a relatively dumb question i'm sure...

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hi,
i've been trying to do more with woodworking than simple home repairs and i've seen the term used quite a bit and while i have an idea what it is, i'm not 100% sure how to use it.
it's a jig. i have an idea that this is similar to a template but i cannot seem to find any sites that explain what jigs are and how they work so that i can fully understand.
yes...i know it's stupid for me to think this way but i can't figure out why someone would spend a chunk of time making a jig to drill a hole, for instance.
please pardon my ignorance...i really want to learn. oh and my first real project? building a headboard for my queensize bed.
thanks! john
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1.. A device for guiding a tool or for holding machine work in place. A jig is basically a generic name for the above that has a specific function.
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And to answer your last question, you might want to build such a device to drill a hole perfectly perpendicular, in a place that can't be accessed by your drill press. A perfectly square guide hole in a piece of scrap, that you use to keep your hand-held drill square is about as simple as jigs get. But maybe a better example is if you wanted to drill 20 holes 15" from an edge, at 1 13/16" spacing. You could measure and mark the center of each hole, center punch, then drill. If I were to do that, I'm sure at least one of my spacings would be off by 1/8" (as would all subsequent ones), and if by luck I got all the spacings right, my punch or drill would hit a hard ring in the wood and drift slightly. A jig to guide the drill and space the hole relative to the edge and the previously drilled hole would be much faster and more precise, even given the minimal time to build it.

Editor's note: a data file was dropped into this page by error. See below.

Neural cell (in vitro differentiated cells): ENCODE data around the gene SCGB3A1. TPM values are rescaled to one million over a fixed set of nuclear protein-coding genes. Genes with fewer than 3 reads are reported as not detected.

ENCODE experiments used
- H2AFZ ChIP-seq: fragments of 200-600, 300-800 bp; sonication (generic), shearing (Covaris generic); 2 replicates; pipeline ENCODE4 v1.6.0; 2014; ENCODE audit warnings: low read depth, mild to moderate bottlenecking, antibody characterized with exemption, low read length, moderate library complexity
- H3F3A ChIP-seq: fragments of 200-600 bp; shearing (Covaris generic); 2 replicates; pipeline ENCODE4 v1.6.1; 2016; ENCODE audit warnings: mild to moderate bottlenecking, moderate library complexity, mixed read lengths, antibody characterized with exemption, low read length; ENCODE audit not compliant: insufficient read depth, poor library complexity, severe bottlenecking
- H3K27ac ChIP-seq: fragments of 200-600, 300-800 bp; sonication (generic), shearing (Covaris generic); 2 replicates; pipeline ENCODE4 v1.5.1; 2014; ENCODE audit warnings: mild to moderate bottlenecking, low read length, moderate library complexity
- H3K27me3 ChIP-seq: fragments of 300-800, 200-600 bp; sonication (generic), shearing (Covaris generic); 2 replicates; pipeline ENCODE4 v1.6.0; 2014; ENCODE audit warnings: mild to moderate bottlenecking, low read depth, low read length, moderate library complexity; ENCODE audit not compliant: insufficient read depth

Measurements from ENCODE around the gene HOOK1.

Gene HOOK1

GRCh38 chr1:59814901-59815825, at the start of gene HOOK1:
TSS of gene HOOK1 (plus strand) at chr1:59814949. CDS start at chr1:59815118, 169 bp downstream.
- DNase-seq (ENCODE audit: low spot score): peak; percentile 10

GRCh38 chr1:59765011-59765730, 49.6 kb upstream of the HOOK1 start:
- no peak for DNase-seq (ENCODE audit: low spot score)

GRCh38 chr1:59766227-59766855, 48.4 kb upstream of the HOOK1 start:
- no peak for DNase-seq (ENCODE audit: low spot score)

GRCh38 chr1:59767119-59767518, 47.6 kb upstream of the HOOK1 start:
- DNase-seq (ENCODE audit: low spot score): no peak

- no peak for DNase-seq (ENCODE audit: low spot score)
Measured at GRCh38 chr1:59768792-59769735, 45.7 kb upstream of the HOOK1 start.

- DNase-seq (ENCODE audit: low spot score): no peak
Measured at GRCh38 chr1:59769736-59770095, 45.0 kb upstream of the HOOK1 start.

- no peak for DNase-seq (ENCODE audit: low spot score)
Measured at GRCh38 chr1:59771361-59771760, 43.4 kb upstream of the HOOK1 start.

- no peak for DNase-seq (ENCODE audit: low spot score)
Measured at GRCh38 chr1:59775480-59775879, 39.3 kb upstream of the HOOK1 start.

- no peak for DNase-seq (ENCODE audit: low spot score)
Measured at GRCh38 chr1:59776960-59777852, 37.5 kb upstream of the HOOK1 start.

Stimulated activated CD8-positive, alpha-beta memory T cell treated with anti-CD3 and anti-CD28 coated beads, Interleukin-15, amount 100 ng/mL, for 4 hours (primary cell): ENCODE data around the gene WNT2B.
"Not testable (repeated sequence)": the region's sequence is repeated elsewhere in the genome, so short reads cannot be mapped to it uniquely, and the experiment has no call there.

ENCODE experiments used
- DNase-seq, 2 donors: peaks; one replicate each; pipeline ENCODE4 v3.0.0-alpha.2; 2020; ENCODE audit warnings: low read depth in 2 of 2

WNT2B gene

And while the definition Leon gave covers the bulk of jigs, I also think of aids for hand tool work as jigs. Examples include shooting boards, sharpening jigs, etc.
To get a good feel for what jigs can do, check out Den Vaughn's site: http://home.comcast.net/~kvaughn65 /
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And hopefully after another cup of coffee, I will be able to tell my right from left hand, and type Ken Vaughn's name correctly!
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On Wed, 2 Jul 2008 05:17:20 -0700 (PDT), unclescrooge

Actually more similar to a fixture, but to the average wooddorker, jig, fixture, and template all have blurred definitions. I'm not exactly clear myself on the difference, although it's been explained to me several times, but suffice to say that, as you've surmised, it's a thing that's fashioned to either make a process more precise, or to enable one to readily make multiple copies or accurately duplicate a process multiple times.